Colon Cancer: Early Detection Is Key
March marks National Colorectal Cancer Awareness Month. Colon cancer causes more than 600,000 deaths annually worldwide and is the second-leading cause of cancer death in the U.S. However, with timely screenings, this cancer can be prevented. Dr. Chris Lascarides, a board-certified gastroenterologist at Stony Brook University Digestive Disorders Institute, talks about what people need to know about this disease.
What is the most important thing to know about colon cancer?
That it can be prevented. Colon cancer starts as polyps in the colon. It takes approximately seven to eight years for a polyp to develop into cancer, and during this time, a person may not experience any symptoms. Unlike other cancers, the cancer cells do not spread outside the polyp during this time period. Essentially, this means if you find and remove the polyp, you eliminate the risk of cancer. In all other cancers, we promote early detection because the earlier you start treatment, the better the outcomes. With colon cancer, early detection and removal of polyps means that cancer may not develop at all.
How is it detected?
There are several screening options. Colonoscopy is considered the gold standard because it is the only test that can identify and treat polyps in the entire colon. If a polyp is detected during screening, it often can be removed and biopsied at that time, eliminating the need for additional procedures. Once a polyp is found, we recommend that the patient have a colonoscopy to monitor any changes.
Depending on the number and size of the polyp, the doctor will determine the best interval between tests, ranging from three to five years.
While people often dislike undergoing a colonoscopy, it is important to know that recent changes make it a gentler experience. For example, Stony Brook uses different kinds of bowel preparations — some are even in pill form. The patient’s physician will determine which preparation the patient will best tolerate. In the past, patients remained awake for the procedure, but now, with innovations in anesthesia, patients undergo a short, fast-working and deep sedation that has minimal side effects, including no memory of the procedure.
Stony Brook offers additional screening methods, including flexible sigmoidoscopy, barium enemas and fecal occult blood testing. For patients who are reluctant to undergo a colonoscopy as their initial screening, we strongly recommend annual fecal immunochemical testing, which is more sensitive than fecal occult blood testing. If that test is positive, we suggest a follow-up diagnostic colonoscopy since there is an increased likelihood of finding an advanced colon polyp or colon cancer.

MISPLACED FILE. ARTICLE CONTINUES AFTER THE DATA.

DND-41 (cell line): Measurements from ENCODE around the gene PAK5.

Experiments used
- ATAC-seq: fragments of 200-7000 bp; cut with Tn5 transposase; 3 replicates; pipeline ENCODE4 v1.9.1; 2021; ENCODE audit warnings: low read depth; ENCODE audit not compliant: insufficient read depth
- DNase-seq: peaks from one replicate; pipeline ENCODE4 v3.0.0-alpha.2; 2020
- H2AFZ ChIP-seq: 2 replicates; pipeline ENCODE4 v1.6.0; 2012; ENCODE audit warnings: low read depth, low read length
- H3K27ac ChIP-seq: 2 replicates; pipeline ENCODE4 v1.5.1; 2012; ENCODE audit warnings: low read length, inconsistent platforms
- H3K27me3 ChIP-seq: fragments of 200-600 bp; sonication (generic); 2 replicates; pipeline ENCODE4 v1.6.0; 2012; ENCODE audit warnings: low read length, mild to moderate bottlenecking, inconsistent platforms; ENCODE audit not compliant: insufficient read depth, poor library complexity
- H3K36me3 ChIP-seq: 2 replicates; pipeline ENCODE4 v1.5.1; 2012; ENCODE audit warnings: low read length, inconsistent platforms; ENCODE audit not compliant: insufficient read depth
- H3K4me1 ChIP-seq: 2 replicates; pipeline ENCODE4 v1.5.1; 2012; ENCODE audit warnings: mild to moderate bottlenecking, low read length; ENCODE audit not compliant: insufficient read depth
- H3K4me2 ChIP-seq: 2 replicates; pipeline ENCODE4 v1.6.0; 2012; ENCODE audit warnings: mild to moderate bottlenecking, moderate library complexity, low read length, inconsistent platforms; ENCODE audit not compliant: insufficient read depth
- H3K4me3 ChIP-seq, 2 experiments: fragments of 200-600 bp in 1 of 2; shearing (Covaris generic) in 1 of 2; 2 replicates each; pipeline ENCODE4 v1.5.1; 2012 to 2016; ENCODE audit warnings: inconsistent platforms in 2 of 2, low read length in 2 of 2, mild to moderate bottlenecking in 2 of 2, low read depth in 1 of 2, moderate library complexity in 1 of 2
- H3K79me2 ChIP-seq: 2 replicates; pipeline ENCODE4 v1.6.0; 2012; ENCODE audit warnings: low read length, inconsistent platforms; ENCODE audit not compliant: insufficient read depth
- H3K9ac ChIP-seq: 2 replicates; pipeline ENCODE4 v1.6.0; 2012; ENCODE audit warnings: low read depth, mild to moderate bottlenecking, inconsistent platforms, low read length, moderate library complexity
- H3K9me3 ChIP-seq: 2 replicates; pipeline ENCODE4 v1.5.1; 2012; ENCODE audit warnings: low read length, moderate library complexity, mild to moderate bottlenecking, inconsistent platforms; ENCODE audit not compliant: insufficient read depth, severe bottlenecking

Another method, CT colonography or virtual colonoscopy, is less invasive than the standard method because it uses a CT scan to look at the lining of the colon. It still requires bowel preparation. If a polyp is detected, the patient will need an additional procedure to treat and biopsy it.
What are the guidelines for screening?
Men and women with no family history of colon cancer should have their first screening colonoscopy at age 50, then every ten years after that. For those at high risk, a colonoscopy is needed every five years. People with a family history of colon cancer should start screenings at age 40 or 10 years earlier than the age that their relative had cancer. For example, if your father had colon cancer at age 45, you should get your first screening at 35. Also, recent studies show that because African-Americans have a higher risk of colon cancer, they may want to start screenings at age 45.
What distinguishes Stony Brook’s approach?
Colonoscopies, as well as all other screening methods, are available at Stony Brook’s Digestive Disorders Institute. Expertise is reflected in our high volumes — more than 3,500 colonoscopies a year — as well as in our multidisciplinary approach. The gastroenterologists performing procedures are board certified with advanced training. Team members include board-certified anesthesiologists, specially trained technologists and nurses who only care for patients undergoing these procedures. If cancer is detected, the patient is already in the right place. Gastroenterologists collaborate with the Colorectal Cancer team at Stony Brook University Cancer Center. Here, patients have access to the latest protocols and treatments for colorectal cancers, as well as collaborative input from cancer experts, surgeons, the patient’s own gastroenterologist and other team members.
If you are over age 50 and have not yet had a colonoscopy, schedule one soon by calling Stony Brook's Direct Access Screening Colonoscopy Program at (631) 444-COLON (444-2656).
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